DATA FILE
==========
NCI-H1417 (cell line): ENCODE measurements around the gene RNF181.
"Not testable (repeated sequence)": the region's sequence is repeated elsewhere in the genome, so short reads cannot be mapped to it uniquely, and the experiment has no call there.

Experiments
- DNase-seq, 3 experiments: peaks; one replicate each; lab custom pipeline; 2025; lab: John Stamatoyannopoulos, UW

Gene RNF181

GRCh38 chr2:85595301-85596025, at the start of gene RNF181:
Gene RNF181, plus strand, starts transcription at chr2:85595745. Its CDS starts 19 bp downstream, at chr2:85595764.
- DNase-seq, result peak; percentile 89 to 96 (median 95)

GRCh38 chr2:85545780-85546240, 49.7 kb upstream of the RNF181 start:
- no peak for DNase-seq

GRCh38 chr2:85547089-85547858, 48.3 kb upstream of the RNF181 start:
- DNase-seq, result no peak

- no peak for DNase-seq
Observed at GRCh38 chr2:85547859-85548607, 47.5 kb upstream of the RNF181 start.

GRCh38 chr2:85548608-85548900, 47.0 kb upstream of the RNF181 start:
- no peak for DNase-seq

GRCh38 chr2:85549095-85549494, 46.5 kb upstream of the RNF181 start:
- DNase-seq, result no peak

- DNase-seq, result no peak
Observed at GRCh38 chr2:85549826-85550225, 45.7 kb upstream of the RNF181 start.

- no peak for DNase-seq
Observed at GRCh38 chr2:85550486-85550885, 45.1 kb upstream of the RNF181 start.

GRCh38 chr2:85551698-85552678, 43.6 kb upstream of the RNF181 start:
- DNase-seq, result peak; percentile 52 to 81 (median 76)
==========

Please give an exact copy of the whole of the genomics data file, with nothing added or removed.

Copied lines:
NCI-H1417 (cell line): ENCODE measurements around the gene RNF181.
"Not testable (repeated sequence)": the region's sequence is repeated elsewhere in the genome, so short reads cannot be mapped to it uniquely, and the experiment has no call there.

Experiments
- DNase-seq, 3 experiments: peaks; one replicate each; lab custom pipeline; 2025; lab: John Stamatoyannopoulos, UW

Gene RNF181

GRCh38 chr2:85595301-85596025, at the start of gene RNF181:
Gene RNF181, plus strand, starts transcription at chr2:85595745. Its CDS starts 19 bp downstream, at chr2:85595764.
- DNase-seq, result peak; percentile 89 to 96 (median 95)

GRCh38 chr2:85545780-85546240, 49.7 kb upstream of the RNF181 start:
- no peak for DNase-seq

GRCh38 chr2:85547089-85547858, 48.3 kb upstream of the RNF181 start:
- DNase-seq, result no peak

- no peak for DNase-seq
Observed at GRCh38 chr2:85547859-85548607, 47.5 kb upstream of the RNF181 start.

GRCh38 chr2:85548608-85548900, 47.0 kb upstream of the RNF181 start:
- no peak for DNase-seq

GRCh38 chr2:85549095-85549494, 46.5 kb upstream of the RNF181 start:
- DNase-seq, result no peak

- DNase-seq, result no peak
Observed at GRCh38 chr2:85549826-85550225, 45.7 kb upstream of the RNF181 start.

- no peak for DNase-seq
Observed at GRCh38 chr2:85550486-85550885, 45.1 kb upstream of the RNF181 start.

GRCh38 chr2:85551698-85552678, 43.6 kb upstream of the RNF181 start:
- DNase-seq, result peak; percentile 52 to 81 (median 76)